Spirometry values in a Greek population: Is there an appropriate reference equation?
Department of Pulmonology, Aristotle University of Thessaloniki, G. Papanikolaou Hospital, Thessaloniki, Greece. Respirology
(Impact Factor: 3.35).
05/2011; 16(6):947-52. DOI: 10.1111/j.1440-1843.2011.02002.x
Most published reference values for lung function test (LFT) parameters introduce systematic bias. The aim of this study was to compare measured values of FEV(1) and FVC with the corresponding normal predicted values in a Greek population, and to produce reference equations for LFT parameters in this population.
In a cross-sectional study conducted in Macedonia, Greece, 1080 adult healthy, non-smokers (432 men, 648 women, aged 18-80 years), underwent spirometry. Measured values of FVC and FEV(1) were compared with predicted values determined using three existing sets of reference equations: one recently derived from a European population and two others widely used in Europe (European Coal and Steel Community; ECSC) and the USA (National Health and Nutrition Examination Survey; NHANES III). Height and age were entered into the multivariate regression analysis to produce reference equations for LFT parameters.
All three published sets of equations underpredicted FEV(1) in men. FVC was accurately predicted by all equations except NHANES III. The discrepancy was even greater among women; the ECSC equation underpredicted both FEV(1) and FVC, the NHANES III equation overpredicted both FEV(1) and FVC, while the third set of equations accurately predicted FEV(1) but overpredicted FVC. The derived reference equation for FEV(1) in men was -0.28 × age + 0.057 × height - 4.91, and in women -0.021 × age + 0.039 × height - 2.58. The derived reference equation for FVC in men was -0.28 × age + 0.071 × height - 6.763, and in women -0.019 × age + 0.056 × height - 5.018.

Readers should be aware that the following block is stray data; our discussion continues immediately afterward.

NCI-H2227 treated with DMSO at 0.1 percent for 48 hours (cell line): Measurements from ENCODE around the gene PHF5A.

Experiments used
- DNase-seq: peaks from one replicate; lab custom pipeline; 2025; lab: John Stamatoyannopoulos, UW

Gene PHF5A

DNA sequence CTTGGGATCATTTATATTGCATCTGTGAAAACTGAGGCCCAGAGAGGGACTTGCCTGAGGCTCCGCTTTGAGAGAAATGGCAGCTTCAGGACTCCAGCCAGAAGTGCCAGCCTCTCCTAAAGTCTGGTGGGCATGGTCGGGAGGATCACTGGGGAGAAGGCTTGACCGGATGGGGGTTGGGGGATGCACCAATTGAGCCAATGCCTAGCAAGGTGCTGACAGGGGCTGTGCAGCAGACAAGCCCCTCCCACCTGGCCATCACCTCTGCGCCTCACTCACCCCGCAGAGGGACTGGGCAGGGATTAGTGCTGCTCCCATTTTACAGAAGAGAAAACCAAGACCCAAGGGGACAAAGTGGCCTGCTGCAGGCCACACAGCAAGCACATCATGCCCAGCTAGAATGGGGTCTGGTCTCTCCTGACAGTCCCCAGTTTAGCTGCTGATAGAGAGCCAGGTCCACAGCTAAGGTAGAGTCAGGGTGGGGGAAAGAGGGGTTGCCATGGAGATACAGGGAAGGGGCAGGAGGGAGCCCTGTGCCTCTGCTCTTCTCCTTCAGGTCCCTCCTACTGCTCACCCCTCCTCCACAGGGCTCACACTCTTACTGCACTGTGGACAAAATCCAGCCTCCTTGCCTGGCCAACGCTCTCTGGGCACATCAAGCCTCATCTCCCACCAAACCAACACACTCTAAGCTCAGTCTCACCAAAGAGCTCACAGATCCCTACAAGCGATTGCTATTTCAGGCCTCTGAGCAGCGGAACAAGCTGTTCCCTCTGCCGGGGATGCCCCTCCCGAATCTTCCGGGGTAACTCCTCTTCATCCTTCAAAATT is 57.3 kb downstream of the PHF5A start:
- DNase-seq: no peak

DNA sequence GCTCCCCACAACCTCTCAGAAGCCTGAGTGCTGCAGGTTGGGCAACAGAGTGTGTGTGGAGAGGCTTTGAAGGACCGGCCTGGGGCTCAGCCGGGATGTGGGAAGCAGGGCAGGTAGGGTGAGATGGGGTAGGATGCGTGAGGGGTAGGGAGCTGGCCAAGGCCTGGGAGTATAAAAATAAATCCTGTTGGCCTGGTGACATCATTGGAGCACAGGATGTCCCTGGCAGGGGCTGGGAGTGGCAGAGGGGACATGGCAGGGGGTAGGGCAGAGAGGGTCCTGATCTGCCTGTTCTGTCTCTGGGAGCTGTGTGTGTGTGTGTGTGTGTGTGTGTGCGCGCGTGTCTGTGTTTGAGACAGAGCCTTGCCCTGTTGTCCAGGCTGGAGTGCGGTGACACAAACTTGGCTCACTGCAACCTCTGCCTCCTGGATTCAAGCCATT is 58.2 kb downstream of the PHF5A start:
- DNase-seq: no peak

Measured FEV(1) and FVC values in a Greek population differed significantly from those predicted using previously published reference equations. The new locally derived spirometry reference equations may be more suitable for evaluation of lung function in everyday practice.
Available from: Amanda J Piper
Respirology 01/2012; 17(3):554-62. DOI:10.1111/j.1440-1843.2012.02127.x · 3.35 Impact Factor
Available from: Maria Raquel Soares
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To evaluate the spirometry values predicted by the 2012 Global Lung Function Initiative (GLI) equations, which are recommended for international use, in comparison with those obtained for a sample of White adults used for the establishment of reference equations for spirometry in Brazil.
The sample comprised 270 and 373 healthy males and females, respectively. The mean differences between the values found in this sample and the predicted values calculated from the GLI equations for FVC, FEV1, and VEF1/FVC, as well as their lower limits, were compared by paired t-test. The predicted values by each pair of equations were compared in various combinations of age and height.
For the males in our study sample, the values obtained for all of the variables studied were significantly higher than those predicted by the GLI equations (p < 0.01 for all). These differences become more evident in subjects who were shorter in stature and older. For the females in our study sample, only the lower limit of the FEV1/FVC ratio was significantly higher than that predicted by the GLI equation.
The predicted values suggested by the GLI equations for White adults were significantly lower than those used as reference values for males in Brazil. For both genders, the lower limit of the FEV1/FVC ratio is significantly lower than that predicted by the GLI equations.
Jornal brasileiro de pneumologia: publicacao oficial da Sociedade Brasileira de Pneumologia e Tisilogia 07/2014; 40(4):397-402. DOI:10.1590/S1806-37132014000400007 · 1.02 Impact Factor
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